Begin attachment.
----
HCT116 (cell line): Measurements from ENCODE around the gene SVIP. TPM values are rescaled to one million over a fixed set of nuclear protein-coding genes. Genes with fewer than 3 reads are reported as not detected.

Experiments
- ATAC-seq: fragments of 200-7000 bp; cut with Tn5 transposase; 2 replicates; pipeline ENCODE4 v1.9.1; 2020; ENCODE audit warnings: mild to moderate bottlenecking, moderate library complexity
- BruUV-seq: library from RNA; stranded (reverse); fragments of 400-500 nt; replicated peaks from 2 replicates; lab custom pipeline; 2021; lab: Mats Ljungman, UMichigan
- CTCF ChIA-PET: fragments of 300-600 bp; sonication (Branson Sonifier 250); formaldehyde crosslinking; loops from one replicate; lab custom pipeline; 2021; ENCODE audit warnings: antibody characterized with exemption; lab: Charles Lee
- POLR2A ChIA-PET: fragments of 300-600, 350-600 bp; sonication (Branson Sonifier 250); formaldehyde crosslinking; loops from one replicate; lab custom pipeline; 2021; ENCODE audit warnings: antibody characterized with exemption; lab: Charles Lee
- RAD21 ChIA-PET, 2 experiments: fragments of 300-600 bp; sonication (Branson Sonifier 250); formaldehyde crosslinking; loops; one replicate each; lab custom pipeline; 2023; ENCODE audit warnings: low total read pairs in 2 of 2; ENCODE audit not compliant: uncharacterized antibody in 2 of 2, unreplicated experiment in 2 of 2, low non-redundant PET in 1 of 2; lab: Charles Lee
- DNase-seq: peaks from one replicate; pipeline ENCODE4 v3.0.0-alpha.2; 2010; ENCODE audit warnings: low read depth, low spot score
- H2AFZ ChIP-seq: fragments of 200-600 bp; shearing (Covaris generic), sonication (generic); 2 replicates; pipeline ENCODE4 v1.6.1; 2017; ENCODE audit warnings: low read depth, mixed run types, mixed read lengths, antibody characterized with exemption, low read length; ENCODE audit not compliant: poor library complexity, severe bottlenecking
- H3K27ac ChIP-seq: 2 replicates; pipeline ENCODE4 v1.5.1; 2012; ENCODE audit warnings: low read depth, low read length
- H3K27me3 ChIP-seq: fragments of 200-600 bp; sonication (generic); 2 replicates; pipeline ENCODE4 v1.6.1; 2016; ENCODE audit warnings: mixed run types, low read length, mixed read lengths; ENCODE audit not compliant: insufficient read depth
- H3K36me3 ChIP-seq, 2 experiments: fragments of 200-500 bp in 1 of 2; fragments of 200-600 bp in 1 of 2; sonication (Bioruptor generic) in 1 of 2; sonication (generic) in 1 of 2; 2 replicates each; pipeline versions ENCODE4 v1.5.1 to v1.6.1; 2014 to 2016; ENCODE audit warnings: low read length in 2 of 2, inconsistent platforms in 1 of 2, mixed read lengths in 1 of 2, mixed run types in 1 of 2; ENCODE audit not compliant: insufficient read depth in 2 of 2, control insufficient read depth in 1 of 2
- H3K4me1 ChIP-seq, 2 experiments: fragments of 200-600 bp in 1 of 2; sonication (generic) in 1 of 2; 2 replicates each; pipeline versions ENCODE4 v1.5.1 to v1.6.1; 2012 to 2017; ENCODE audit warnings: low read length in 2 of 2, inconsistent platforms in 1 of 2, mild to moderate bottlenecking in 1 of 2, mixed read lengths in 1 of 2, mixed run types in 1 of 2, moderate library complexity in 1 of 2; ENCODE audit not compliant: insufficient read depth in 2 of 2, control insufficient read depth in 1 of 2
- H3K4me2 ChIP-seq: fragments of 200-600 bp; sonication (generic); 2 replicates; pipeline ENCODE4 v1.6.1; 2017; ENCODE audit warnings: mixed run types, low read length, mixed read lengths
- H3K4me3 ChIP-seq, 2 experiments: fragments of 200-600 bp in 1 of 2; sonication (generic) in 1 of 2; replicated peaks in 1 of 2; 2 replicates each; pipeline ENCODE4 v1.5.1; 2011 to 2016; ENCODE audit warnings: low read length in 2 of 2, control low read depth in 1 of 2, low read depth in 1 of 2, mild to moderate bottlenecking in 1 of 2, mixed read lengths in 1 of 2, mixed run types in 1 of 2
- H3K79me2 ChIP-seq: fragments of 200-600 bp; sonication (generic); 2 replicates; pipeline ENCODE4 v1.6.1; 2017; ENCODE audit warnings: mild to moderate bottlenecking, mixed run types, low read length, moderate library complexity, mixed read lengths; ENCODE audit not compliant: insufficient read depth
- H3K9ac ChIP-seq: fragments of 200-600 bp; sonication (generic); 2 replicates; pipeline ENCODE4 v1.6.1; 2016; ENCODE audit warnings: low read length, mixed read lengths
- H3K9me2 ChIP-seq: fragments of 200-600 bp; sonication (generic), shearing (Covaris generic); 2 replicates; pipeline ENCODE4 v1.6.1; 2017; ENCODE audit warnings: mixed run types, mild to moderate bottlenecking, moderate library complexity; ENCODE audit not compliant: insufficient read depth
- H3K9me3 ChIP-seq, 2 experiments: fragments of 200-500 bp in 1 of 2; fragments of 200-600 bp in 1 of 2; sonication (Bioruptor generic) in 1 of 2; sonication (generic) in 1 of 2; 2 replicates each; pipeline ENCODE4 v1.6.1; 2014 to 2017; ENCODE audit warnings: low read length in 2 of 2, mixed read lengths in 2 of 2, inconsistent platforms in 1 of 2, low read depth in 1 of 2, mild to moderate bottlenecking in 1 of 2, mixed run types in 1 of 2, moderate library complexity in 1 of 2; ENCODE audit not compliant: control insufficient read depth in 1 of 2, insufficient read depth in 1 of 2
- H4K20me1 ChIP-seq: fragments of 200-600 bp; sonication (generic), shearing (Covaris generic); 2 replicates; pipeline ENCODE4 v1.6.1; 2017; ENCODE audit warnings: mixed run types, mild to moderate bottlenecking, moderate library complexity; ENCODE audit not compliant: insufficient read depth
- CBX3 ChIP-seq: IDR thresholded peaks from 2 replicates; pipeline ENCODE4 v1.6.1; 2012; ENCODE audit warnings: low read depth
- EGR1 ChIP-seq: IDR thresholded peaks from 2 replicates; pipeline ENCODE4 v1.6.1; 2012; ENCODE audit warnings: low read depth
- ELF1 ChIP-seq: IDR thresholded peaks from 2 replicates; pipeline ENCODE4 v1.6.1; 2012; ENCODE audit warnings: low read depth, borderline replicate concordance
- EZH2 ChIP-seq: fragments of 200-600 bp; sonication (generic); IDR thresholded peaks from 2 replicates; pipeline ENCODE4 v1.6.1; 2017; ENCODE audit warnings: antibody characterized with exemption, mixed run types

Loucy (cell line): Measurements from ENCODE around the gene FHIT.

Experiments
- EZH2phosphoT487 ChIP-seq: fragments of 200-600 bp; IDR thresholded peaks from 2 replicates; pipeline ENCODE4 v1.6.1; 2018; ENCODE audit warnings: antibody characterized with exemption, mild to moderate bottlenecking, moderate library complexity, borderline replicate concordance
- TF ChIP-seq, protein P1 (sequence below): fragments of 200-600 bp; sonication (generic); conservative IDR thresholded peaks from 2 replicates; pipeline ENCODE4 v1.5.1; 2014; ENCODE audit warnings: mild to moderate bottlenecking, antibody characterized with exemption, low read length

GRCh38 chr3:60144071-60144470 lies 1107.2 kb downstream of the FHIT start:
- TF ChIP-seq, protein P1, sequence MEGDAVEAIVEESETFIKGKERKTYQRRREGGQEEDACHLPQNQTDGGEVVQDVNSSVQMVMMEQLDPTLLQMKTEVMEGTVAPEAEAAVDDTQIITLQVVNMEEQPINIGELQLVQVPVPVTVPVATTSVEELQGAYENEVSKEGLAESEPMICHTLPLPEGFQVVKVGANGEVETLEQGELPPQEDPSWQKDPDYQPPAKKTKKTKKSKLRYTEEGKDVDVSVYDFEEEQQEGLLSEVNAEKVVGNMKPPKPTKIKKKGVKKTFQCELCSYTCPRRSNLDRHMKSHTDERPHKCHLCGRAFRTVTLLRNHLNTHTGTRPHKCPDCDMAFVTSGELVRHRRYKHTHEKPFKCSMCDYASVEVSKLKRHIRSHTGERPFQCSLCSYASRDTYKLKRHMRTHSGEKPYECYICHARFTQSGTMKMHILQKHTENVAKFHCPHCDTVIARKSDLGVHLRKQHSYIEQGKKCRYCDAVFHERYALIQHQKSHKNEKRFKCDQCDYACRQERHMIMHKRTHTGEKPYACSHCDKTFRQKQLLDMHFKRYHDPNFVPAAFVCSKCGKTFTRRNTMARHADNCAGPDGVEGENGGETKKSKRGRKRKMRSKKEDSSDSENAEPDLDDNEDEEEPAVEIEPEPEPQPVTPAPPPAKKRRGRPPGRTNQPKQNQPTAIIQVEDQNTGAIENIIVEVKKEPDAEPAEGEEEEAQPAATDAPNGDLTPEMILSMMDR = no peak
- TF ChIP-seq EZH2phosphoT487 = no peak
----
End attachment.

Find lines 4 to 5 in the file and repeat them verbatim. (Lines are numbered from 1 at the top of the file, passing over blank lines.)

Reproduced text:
- BruUV-seq: library from RNA; stranded (reverse); fragments of 400-500 nt; replicated peaks from 2 replicates; lab custom pipeline; 2021; lab: Mats Ljungman, UMichigan
- CTCF ChIA-PET: fragments of 300-600 bp; sonication (Branson Sonifier 250); formaldehyde crosslinking; loops from one replicate; lab custom pipeline; 2021; ENCODE audit warnings: antibody characterized with exemption; lab: Charles Lee